An injured person is loaded into an ambulance car following an explosion after an attack targeted a convoy of military service vehicles in Ankara on February 17, 2016. At least five people were killed and 10 people were wounded in a car bombing in the Turkish capital Ankara on February 17, the city's governor said. The attack targeted a convoy of military service vehicles, Ankara governor Mehmet Kiliclar said, quoted by the CNN-Turk and NTV channels. / AFP / STR (Photo credit should read STR/AFP/Getty Images)
ANKARA, TURKEY - FEBRUARY 17: Smoke rises from the blast site as Turkish army busses burn after an explosion on February 17, 2016 in Ankara, Turkey. At least five people have been killed and 10 injured in an explosion in the Turkish capital of Ankara in what appeared to have been a car bomb attack on a vehicle carrying military personnel. (Photo by Erhan Ortac/Getty Images)
People react at the scene of an explosion in Ankara, Wednesday, Feb. 17, 2016. A large explosion, believed to have been caused by a bomb, injured several people in the Turkish capital on Wednesday, according to media reports. (IHA via AP) TURKEY OUT
Firefighters work at a scene of fire from an explosion in Ankara, Wednesday, Feb. 17, 2016. A large explosion, believed to have been caused by a bomb, injured several people in the Turkish capital on Wednesday, according to media reports. Private NTV said the explosion occurred during rush hour in an area close to where military headquarters are located as a bus carrying military personnel was passing by. Several cars caught fire, the report said. Ambulances were seen rushing toward the scene. The explosion caused a large fire and dark smoke could be seen billowing from a distance. (IHA via AP) TURKEY OUT
ANKARA, TURKEY - FEBRUARY 17: Turkish army service busses burn after an explosion on February 17, 2016 in Ankara, Turkey. 21 people are believed to have been killed and at least 61 are said to be wounded according to the city's governor Mehmet Kiliclar in what appeared to have been a car bomb attack on a vehicle carrying military personnel in the Turkish capital. (Photo by Defne Karadeniz/Getty Images)
ANKARA, TURKEY - FEBRUARY 17: Turkish army service busses burn after an explosion on February 17, 2016 in Ankara, Turkey. 21 people are believed to have been killed and at least 61 are said to be wounded according to the city's governor Mehmet Kiliclar in what appeared to have been a car bomb attack on a vehicle carrying military personnel in the Turkish capital. (Photo by Defne Karadeniz/Getty Images)
TURKEY OUT Smokes rises above buildings following an explosion after an attack targeted a convoy of military service vehicles in Ankara on February 17, 2016. At least five people were killed and 10 people were wounded in a car bombing in the Turkish capital Ankara on February 17, the city's governor said. The attack targeted a convoy of military service vehicles, Ankara governor Mehmet Kiliclar said, quoted by the CNN-Turk and NTV channels. / AFP / IHLAS NEWS AGENCY / STRINGER / Turkey OUT (Photo credit should read STRINGER/AFP/Getty Images)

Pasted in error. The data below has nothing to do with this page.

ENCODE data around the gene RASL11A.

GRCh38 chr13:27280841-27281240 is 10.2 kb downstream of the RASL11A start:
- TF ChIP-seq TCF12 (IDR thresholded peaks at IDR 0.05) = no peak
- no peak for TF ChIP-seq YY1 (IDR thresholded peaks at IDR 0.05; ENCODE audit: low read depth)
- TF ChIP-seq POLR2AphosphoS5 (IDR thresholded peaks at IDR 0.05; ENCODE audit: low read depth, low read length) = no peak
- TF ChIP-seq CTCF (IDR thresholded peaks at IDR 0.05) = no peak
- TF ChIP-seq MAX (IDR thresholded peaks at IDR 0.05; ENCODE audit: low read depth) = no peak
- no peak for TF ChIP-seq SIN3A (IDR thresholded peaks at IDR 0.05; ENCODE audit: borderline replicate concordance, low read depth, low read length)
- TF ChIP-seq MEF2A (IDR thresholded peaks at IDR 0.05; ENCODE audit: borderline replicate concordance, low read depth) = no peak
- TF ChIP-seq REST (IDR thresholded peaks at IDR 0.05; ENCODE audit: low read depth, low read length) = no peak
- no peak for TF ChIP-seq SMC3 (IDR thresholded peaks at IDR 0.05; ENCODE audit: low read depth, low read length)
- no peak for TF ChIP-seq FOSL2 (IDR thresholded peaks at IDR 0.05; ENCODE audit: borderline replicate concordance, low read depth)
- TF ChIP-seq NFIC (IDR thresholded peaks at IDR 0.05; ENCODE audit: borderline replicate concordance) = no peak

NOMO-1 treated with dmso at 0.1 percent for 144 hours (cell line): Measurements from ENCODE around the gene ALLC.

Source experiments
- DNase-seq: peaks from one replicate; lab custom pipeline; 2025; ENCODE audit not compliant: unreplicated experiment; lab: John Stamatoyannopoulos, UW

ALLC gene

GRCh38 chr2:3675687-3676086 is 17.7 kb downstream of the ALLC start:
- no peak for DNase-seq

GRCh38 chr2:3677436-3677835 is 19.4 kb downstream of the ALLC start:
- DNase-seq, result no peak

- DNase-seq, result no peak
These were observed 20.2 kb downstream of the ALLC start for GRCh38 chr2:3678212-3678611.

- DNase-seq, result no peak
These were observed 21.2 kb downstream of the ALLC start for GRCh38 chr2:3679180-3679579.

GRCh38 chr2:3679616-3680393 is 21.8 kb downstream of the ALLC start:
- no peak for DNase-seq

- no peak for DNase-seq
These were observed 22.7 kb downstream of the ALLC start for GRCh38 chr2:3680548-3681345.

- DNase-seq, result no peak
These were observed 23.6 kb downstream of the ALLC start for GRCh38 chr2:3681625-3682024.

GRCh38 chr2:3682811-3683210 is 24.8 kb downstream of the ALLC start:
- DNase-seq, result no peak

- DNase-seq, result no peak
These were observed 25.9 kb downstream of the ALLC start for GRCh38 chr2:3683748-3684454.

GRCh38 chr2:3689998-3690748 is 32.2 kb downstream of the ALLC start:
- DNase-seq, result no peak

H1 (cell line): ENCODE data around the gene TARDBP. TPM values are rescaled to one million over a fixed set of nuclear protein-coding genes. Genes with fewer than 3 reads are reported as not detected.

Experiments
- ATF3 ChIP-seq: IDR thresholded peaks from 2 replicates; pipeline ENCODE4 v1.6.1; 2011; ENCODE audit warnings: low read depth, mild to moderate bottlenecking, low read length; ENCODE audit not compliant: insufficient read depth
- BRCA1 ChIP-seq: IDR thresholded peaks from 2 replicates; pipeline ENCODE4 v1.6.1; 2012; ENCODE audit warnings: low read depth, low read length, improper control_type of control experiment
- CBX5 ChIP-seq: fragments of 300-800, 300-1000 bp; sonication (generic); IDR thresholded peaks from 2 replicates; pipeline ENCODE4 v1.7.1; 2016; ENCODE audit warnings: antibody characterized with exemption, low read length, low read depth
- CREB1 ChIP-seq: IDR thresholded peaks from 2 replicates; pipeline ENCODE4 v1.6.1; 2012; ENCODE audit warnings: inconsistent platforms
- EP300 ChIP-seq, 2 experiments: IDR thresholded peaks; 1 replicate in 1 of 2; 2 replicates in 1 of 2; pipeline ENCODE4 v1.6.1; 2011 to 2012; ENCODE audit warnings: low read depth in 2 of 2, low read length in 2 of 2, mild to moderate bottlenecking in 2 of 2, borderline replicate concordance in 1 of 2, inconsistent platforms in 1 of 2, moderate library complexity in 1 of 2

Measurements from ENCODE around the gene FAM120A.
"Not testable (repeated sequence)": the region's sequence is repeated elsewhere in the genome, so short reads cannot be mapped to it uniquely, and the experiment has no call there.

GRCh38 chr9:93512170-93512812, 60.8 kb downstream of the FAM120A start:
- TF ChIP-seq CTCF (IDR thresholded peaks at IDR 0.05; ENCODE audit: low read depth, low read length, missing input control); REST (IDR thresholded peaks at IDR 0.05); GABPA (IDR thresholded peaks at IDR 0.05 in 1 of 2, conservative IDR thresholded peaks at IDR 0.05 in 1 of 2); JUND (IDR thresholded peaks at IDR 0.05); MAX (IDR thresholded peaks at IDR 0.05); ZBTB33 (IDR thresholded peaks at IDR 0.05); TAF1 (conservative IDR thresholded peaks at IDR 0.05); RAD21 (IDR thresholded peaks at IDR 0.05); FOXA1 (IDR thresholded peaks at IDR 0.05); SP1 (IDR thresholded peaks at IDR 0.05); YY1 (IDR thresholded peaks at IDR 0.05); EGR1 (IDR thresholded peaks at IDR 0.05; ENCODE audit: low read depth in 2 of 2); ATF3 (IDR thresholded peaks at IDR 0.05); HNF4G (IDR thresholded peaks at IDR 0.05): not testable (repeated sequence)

A man reacts next to policemen near the site of an explosion after an attack targeted a convoy of military service vehicles in Ankara on February 17, 2016. At least five people were killed and 10 people were wounded in a car bombing in the Turkish capital Ankara on February 17, the city's governor said. The attack targeted a convoy of military service vehicles, Ankara governor Mehmet Kiliclar said, quoted by the CNN-Turk and NTV channels. / AFP / EROL UCEM (Photo credit should read EROL UCEM/AFP/Getty Images)
Paramedics carry wounded people from the site of an explosion into an ambulance in Ankara, Wednesday, Feb. 17, 2016. Assailants on Wednesday exploded a car bomb near vehicles carrying military personnel in the Turkish capital, killing at least 18 people and wounding some 45 others, officials said. (Mustafa Kirazli/Cihan News Agency via AP) TURKEY OUT
Paramedics carry a wounded man from the site of an explosion into an ambulance in Ankara, Wednesday, Feb. 17, 2016. Assailants on Wednesday exploded a car bomb near vehicles carrying military personnel in the Turkish capital, killing at least 18 people and wounding some 45 others, officials said. (Mustafa Kirazli/Cihan News Agency via AP) TURKEY OUT
Smoke from a fire billow is seen following an explosion as police officers secure the area in Ankara, Wednesday, Feb. 17, 2016. A large explosion, believed to have been caused by a bomb, injured several people in the Turkish capital on Wednesday, according to media reports. (Cihan News Agency via AP) TURKEY OUT
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Justice Minister Bekir Bozdag described the attack as an act of terrorism and told parliament, which was in session when the blast occurred, that the car had exploded on a part of the street lined on both sides by military vehicles.

Prime Minister Ahmet Davutoglu, who had been due to leave for meetings in Brussels later on Wednesday, canceled the trip, an official in his office said. President Tayyip Erdogan postponed a planned visit to Azerbaijan.

The attack, the latest in a series of bombings mostly blamed on Islamic State over the past year, comes as the NATO member gets dragged ever deeper into the war in neighboring Syria and tries to contain some of the fiercest violence in decades in its restive and largely Kurdish southeast.

A senior security source said initial signs indicated that Kurdish militants from the outlawed Kurdistan Workers Party (PKK) were responsible. Separate security sources in the southeast, however, said they believed Islamic State militants may have been behind the bombing.

There was no immediate claim of responsibility.

"I heard a huge explosion. There was smoke and a really strong smell even though we were blocks away," a Reuters witness said. "We could immediately hear ambulance and police car sirens rushing to the scene."

RUSH HOUR

A health ministry official said the authorities were still trying to determine the number of dead and wounded, who had been taken to several hospitals in the area.

Images on social media showed the charred wreckage of at least two buses and a car. The explosion, which came shortly after 6:30 pm (1630 GMT), sent a large plume of smoke above central Ankara.

Turkey, a NATO member, faces multiple security threats. It is part of a U.S.-led coalition fighting Islamic State in neighboring Syria and Iraq, and has been shelling Kurdish militia fighters in northern Syria in recent days.

It has also been battling PKK militants in its own southeast where a 2-1/2 year ceasefire collapsed last July, plunging the region into its worst violence since the 1990s.

The PKK, which has fought a three-decade insurgency for Kurdish autonomy, has frequently attacked military targets in the past, although it has largely focused its campaign on the mainly Kurdish southeast.

Wednesday's bombing comes after an attack in Ankara in October blamed on Islamic State, when two suicide bombers struck a rally of pro-Kurdish and labor activists outside the capital's main train station, killing more than 100 people.

A suicide bombing in the historic heart of Istanbul in January, also blamed on Islamic State, killed 10 German tourists.